Dear Todd Burpo,
I love you. Not long ago, I didn’t know or care who you were. But I knew about your book “Heaven Is For Real.” I heard about it from church goers. I saw it at the checkout line at the grocery store. I turned up my nose at it in the library. The ridiculous notion that a little boy who “visited heaven” could teach me something that I didn’t already know from two decades of reading the Bible insulted me. I dismissed and ignored it, but I didn’t forget it.
A few years later, God decided to confound me. Over the course of a few months I had three vivid dreams. These were dreams that woke me from a deep sleep and stayed in my memory long afterwards. In all of them there was a young man named Richard, who I dated in college. He took his life seventeen years ago, when we were both twenty. I am going to describe these dreams because they are the reason I learned more about you.
The first was a recurring dream I’d been having periodically for years. In my dream I saw Richard. He said, “I want to introduce you to my family.” And he did. Then I remembered my husband and wondered “Where is he?” I became worried. I started looking for him and then I woke up. My husband was next to me and I was relieved to find him.
In my second dream I was with Richard again. We were both dressed in karate uniforms ready to practice karate. My uniform was dirty, but Richard’s was bright white. I could not practice but had to sit and watch him. When he was done he came to me and said, “I want to show you what I’ve been working on.” He led me to a computer. The screen showed an old damaged photograph. He clicked on a faded section and it filled in as if it were new. He did this several more times, then I woke up.
In my third dream I was with Richard again. At first, he was leading me to many places that I have since forgotten. Then he said, “I want to show you where I live.” He led me into a small stadium that overlooked an arena, like one at a county fair. We were on some kind of balcony. He sat on a folding chair and watched whatever was below. I sat behind Richard on a bare mattress, keeping my eyes on him. He turned and smiled at me and I could see clearly that, unlike in this life, he wore no glasses. He said, “Will you stay with me?”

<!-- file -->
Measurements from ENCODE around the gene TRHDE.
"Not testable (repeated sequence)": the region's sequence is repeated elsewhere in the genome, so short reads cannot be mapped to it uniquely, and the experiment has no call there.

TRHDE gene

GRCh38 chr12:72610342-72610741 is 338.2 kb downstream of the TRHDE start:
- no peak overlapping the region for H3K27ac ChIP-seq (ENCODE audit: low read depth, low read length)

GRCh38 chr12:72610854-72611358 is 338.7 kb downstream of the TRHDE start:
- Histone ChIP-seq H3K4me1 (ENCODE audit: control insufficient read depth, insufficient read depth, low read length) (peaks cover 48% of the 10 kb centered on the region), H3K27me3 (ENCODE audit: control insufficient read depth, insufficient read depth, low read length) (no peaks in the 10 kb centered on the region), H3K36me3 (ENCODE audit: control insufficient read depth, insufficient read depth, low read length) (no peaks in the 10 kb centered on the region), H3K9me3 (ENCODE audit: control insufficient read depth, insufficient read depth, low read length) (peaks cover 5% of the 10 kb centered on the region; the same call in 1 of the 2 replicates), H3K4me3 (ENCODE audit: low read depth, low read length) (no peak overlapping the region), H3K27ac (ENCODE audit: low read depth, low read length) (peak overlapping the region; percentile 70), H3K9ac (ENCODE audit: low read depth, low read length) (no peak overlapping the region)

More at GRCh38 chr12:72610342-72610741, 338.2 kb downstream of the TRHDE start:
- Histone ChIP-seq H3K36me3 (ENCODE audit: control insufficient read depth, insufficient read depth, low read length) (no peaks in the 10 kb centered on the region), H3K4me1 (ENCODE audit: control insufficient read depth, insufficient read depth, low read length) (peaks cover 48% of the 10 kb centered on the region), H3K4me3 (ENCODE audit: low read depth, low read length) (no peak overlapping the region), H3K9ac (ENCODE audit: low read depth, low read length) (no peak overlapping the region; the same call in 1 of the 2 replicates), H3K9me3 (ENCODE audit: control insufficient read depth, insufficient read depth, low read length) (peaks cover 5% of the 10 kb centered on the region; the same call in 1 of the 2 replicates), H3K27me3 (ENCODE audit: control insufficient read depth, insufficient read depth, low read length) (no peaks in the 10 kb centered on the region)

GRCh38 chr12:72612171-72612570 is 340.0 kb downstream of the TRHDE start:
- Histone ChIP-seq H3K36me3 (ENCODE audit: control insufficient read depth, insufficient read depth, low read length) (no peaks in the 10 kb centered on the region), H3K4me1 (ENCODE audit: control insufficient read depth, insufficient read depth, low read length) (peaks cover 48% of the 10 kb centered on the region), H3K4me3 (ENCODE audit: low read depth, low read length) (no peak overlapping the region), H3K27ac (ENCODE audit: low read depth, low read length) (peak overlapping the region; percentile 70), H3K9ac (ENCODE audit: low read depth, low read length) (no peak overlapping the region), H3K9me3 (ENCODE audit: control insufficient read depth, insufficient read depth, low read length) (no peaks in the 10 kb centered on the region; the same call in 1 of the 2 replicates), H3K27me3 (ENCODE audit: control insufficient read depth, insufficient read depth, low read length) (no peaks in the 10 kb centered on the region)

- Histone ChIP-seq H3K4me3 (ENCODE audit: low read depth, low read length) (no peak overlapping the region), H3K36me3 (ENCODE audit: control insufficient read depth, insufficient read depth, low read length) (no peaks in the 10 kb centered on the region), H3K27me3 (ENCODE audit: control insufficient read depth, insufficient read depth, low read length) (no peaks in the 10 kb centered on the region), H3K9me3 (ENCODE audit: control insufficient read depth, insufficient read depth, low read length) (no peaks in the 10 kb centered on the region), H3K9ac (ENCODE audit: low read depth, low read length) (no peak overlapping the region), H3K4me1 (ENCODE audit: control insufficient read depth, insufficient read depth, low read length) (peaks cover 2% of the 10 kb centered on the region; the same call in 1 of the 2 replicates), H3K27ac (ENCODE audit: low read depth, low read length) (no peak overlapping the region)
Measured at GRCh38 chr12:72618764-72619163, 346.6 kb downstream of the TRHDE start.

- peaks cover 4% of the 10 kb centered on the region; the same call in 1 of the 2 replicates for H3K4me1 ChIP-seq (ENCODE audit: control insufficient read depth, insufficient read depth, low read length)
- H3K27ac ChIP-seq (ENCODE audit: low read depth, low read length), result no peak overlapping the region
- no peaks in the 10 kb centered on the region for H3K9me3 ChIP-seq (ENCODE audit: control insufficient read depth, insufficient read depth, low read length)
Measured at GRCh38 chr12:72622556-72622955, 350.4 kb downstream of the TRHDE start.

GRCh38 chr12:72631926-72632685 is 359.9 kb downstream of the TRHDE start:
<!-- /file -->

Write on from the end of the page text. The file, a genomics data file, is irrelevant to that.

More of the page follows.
I responded, “I have a husband and three children.”
He said, “The answer was always no.”
We hugged, and the dream was over. I haven’t dreamt about him since.
As I pondered these dreams I became more and more concerned as to what I should think about them. Should I take joy in them for a moment and then dismiss them as meaningless. They were clear as day and unforgettable, unlike other dreams. I could take them literally and assume that they have karate, computers and arenas in heaven. But that is simplistic and silly. I wanted to talk to people about these dreams, but who? I didn’t know anyone with experience in such things. Then I remembered your book and I desperately wanted to read it.
Even before I read it I was ashamed of my previous judgement of you. I had originally thought that you were a biblically illiterate, greedy individual who was exploiting their young son for a buck. Now I was hoping that your book could help me make sense of my own bewildering dreams.
As I read your story, I came to realize that you are a seasoned pastor. Your son’s experience took you by surprise as it would any intelligent person. And for every revelation that your son relayed, you cite a Bible passage that backs it up. Your son was too young to make this story up. And his imagination would have lead him away from Biblical truth, not to it. The book is concrete; exactly the opposite of what I was expecting.
While it may be appropriate to take your son’s experience literally, my dreams are still just dreams. I know I didn’t actually visit heaven. My dreams include symbolism. When I compare the figurative aspects of my dreams to your son’s literal experience they do not contradict. I believe I was seeing a picture of heaven. A place where people have relationships with loved ones, where they are training as if for a battle, and where they are working just as we work. When their work is done they go home, but not to sleep; to watch. I never looked into the arena that held Richard’s gaze, but I have a good idea as to what he was watching. And I don’t think it was “Game of Thrones.”
I’m writing to apologize. I am sorry for judging you and your family before reading your book. I saw it everywhere and I never read a word until my need for answers outweighed my prejudice. I also want to say thank you. In publishing such a story, you were exposing yourself and your family to ridicule from critical people like me. That takes a lot of guts. Your book gives a fresh perspective of a reality that never changes. It offers hope to those whose faith has been shaken. Most important to me, it supports and clarifies prophecies, not only from the Bible but our present day as well. It is a gift. Thank you for sharing it.
In Your Debt For Real,
“In my Father’s house are many rooms; if it were not so, I would have told you. I am going there to prepare a place for you” (John 14:2).